Senator Smith and Mr. Aponte have put their faith in Mr. Hoppin to get the job done. “How do you undo decades of complacency in a couple of weeks?” asked Mr. Smith’s press secretary, Austin Shafran. “We have complete confidence in him. He’s opening up our eyes to whole new levels.”
“Malcolm Smith and his staff’s commitment to reorganizing Albany on a 21st-century platform, with a commitment to transparency for constituents, is the most significant political event in the past 30 years and has the potential to be not thought of as evolutionary but revolutionary,” said Mr. Rasiej, who is also technology advisor to online government watchdog initiative Sunlight Foundation. Mr. Hoppin and his team “have the right DNA to change Albany.”
MR. HOPPIN a Brookline, Mass., native, studied planetary sciences and environmental science, policy and management at Brown University and Berkeley. He was a tech entrepreneur in New York before he founded a local group in the draft–Wesley Clark movement, New York for Clark, in 2003. He joined Mr. Clark’s presidential campaign in Little Rock, Ark., and helped manage the campaign’s voter data and the nation’s first open-source campaign software volunteer program—called Clark Tech Corps. After Mr. Clark withdrew from the race, Mr. Hoppin joined the new-media masterminds behind Howard Dean’s campaign to help manage CivicSpace Labs, which developed open-source software to aid political and charity communities for online organizing and advocacy. The group’s work became “the godfather model for organizations like Blue State Digital,” the company that became famous for their new-media work with President Obama, Mr. Rasiej said.
So being right in “the belly of the beast” in Albany, as Mr. Rasiej put it, is new for Mr. Hoppin. He spends about two or three days a week in Albany, and the rest of the time with his team in Mr. Smith’s New York City office.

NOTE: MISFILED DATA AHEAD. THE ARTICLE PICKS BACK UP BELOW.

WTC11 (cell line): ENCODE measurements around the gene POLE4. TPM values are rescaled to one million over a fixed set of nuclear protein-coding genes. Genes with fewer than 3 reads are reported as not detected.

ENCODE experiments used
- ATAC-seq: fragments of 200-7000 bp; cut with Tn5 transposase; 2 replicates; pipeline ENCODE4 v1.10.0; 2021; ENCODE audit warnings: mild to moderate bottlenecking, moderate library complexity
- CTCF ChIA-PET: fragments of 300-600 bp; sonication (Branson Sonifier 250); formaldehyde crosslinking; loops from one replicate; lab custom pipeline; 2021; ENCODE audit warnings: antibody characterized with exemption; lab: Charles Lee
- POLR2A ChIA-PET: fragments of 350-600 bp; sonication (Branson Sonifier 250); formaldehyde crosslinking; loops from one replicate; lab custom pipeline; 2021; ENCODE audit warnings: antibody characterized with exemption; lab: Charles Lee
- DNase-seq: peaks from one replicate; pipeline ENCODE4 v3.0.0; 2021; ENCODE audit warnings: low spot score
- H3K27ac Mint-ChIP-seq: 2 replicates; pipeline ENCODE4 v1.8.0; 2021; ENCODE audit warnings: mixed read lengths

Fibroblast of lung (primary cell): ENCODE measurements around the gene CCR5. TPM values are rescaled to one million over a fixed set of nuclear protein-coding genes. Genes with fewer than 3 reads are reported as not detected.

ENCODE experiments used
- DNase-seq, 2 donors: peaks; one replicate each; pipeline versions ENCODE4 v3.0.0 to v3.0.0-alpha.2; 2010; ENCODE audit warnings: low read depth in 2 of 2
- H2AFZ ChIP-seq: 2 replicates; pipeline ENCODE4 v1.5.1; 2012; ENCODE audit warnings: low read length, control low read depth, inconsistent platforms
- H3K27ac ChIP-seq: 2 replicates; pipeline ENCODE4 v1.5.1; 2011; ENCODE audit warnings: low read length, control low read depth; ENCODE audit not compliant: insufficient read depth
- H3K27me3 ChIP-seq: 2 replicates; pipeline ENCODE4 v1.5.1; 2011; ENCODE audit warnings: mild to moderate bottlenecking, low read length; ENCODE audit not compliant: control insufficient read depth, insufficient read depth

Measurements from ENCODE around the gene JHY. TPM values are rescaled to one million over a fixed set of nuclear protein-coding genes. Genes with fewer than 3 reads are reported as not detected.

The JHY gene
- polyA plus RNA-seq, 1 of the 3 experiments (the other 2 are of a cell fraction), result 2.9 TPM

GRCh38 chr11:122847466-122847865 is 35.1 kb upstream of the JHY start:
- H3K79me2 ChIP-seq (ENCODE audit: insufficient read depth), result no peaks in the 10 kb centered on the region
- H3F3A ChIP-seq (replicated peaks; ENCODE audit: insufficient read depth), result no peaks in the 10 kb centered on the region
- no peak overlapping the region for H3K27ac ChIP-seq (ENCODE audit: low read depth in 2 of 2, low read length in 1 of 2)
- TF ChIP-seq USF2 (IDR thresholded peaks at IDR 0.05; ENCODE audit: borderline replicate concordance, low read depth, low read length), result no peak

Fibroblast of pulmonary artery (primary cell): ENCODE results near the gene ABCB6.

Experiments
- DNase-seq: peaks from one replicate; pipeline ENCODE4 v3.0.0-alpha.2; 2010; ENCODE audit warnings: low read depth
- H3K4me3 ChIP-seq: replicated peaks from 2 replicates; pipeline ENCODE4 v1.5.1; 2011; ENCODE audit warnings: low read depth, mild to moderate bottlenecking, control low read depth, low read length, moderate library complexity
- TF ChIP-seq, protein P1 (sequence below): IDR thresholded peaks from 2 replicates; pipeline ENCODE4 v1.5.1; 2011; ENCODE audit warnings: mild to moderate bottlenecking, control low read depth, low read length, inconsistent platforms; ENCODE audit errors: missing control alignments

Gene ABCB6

“These new technologies will help senators be able to post ideas and issues that they want more minds on. That shouldn’t be hard, that shouldn’t be a huge process or a discreet process, once you create it right the first time,” Mr. Hoppin said. “Conversations in the corner of the room are always going to happen. But things can be moved through technology and communication mechanisms so there are more opportunities to see what we’d like to see in terms of transparency and efficiency and accountability, improvements in process.”
Mr. Hoppin said that once antiquated software is replaced and new Web-based applications and training are in place, senators and their staffers will have more time and money to work among, and for, their constituents.
Mr. Rasiej added that by releasing raw data—stats, ideas, process paths and money trails—the government allows technologists, organizations and citizens to create new ways to present information that might be more useful than the senate’s official format. “Making a document available to the public in as real time as possible is the only way that the government fulfills their mandate for an openness and transparency and serve their constituents,” he said. These changes will not only refashion Albany’s image as corrupt and outdated, but also empower people, Mr. Rasiej said.
“People underestimate the power of data,” he added. “It’s like letting the genie out of the bottle.”
“For me, as a human being, that’s the most empowering experience I can have—is having the opportunity to really contribute to somebody or something that is really important to me,” Mr. Hoppin added. “If we all had that opportunity in our town, our state or from above, we’d all be enriched by that. We’d become more educated about our government; we’d become more empowered to exercise oversight into our government and contribute to our communities.”
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